Malindi Elmore could be Olympic-bound after shattering Canadian women’s marathon record

Malindi Elmore crushed the Canadian women’s marathon record on Sunday, all but booking her spot on the team for the 2020 Tokyo Olympics.

The 39-year-old from Kelowna, B.C., ran two hours 24 minutes 50 seconds at the Houston Marathon, shattering Rachel Cliff’s mark of 2:26.56 set in March of last year.

A trip to Tokyo would be 16 years between Olympics for Elmore. She ran the 1,500 metres at the 2004 Athens Games, then retired from track and field disheartened after missing both the 2008 Beijing and 2012 London teams.

With her husband Graham Hood — a two-time Olympian on the track — writing her training program, she made her marathon debut at the same Houston race a year ago. Her time of 2:32.15 told her an Olympic spot was there for the taking.

“I realize I have this narrow opportunity to do something really cool again in sport. If I went back [to the Olympics], I think it would be the most incredible full circle I could have, after 16 years of a lot of highs and a lot of lows — and then just somehow to have it come together would be amazing,” she told The Canadian Press last July.

She’d planned on racing the Scotiabank Toronto Waterfront Marathon in October, but was forced to withdraw with an injury.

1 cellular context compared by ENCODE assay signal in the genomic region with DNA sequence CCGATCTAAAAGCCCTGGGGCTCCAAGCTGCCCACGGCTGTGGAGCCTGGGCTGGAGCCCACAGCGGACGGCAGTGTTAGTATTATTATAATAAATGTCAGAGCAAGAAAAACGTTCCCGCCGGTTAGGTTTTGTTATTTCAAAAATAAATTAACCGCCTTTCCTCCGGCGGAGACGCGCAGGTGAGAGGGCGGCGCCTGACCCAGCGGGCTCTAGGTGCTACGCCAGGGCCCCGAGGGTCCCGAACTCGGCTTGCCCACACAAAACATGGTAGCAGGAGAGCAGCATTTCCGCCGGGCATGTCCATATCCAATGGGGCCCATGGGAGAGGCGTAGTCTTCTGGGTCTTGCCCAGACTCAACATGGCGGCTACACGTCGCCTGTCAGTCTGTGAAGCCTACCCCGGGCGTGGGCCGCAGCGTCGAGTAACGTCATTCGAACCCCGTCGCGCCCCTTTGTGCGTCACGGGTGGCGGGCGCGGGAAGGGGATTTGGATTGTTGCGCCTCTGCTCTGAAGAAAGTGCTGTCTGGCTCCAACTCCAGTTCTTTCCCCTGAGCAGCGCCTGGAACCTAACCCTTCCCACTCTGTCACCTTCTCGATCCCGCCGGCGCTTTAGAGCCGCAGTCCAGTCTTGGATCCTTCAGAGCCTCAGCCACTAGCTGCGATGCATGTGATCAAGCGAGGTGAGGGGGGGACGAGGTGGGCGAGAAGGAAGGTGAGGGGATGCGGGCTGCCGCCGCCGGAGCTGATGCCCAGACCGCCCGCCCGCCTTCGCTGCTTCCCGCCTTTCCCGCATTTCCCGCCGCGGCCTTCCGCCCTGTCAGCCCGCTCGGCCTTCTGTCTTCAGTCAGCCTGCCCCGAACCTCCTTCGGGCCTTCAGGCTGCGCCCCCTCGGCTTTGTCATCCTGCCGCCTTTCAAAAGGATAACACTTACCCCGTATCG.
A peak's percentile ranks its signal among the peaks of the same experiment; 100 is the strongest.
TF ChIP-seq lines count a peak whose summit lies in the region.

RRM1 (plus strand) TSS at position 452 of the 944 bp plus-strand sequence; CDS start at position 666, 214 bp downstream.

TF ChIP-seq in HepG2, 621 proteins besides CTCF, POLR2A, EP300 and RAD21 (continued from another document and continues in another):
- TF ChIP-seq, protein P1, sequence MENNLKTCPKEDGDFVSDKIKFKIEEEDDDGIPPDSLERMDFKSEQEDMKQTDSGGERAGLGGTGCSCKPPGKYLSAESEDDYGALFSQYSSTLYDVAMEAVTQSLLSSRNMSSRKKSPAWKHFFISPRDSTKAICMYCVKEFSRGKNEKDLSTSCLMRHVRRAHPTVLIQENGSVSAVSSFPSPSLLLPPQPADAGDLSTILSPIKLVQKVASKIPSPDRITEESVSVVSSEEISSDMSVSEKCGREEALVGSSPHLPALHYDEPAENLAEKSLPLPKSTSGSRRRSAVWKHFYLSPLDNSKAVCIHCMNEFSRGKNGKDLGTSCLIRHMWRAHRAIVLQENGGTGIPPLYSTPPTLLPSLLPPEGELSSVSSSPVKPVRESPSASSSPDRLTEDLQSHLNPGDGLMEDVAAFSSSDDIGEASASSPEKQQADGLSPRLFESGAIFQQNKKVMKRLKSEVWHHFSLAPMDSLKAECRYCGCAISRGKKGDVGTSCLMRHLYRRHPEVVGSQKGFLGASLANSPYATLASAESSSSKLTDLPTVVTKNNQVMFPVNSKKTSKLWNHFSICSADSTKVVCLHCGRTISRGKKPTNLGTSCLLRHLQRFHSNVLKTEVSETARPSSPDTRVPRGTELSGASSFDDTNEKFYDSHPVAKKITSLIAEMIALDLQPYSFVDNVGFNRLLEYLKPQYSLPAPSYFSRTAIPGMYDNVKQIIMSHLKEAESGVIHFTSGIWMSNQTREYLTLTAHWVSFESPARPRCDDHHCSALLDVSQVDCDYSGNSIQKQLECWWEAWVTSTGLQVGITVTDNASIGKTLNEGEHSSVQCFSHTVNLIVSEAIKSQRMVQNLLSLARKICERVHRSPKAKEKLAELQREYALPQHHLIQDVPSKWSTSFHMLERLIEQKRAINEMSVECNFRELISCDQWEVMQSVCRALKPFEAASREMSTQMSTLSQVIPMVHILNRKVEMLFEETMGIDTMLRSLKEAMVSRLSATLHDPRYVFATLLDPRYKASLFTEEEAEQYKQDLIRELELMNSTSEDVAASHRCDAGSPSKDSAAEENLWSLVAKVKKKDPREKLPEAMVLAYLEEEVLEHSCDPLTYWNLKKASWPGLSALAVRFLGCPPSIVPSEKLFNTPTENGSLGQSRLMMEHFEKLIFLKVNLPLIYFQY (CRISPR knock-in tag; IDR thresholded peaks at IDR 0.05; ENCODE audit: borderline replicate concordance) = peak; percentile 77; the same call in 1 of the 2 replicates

Elmore missed the semifinals of the Athens Olympics by one spot. Either injuries or missed qualifying standards would keep her out of the next two Olympics.

She switched to the triathlon, and her Ironman time of 8:57:22, set in Arizona in 2016, was the fourth fastest in Canadian history.

While most runners move up to the marathon, Elmore had a big physical and psychological advantage moving down from the Ironman.

“Definitely the mentality [from triathlon] helps, the mindset. I left the race feeling there was a lot more in the tank, and it was a really positive experience and I had really enjoyed it,” she said of her marathon debut.

The Olympic women’s marathon standard is 2:29.30.

Now that Elmore holds the fastest marathon time run by Canadian woman, she could be selected to Canada’s Olympic team – barring someone else breaking the record between now and when the team is officially announced in May.

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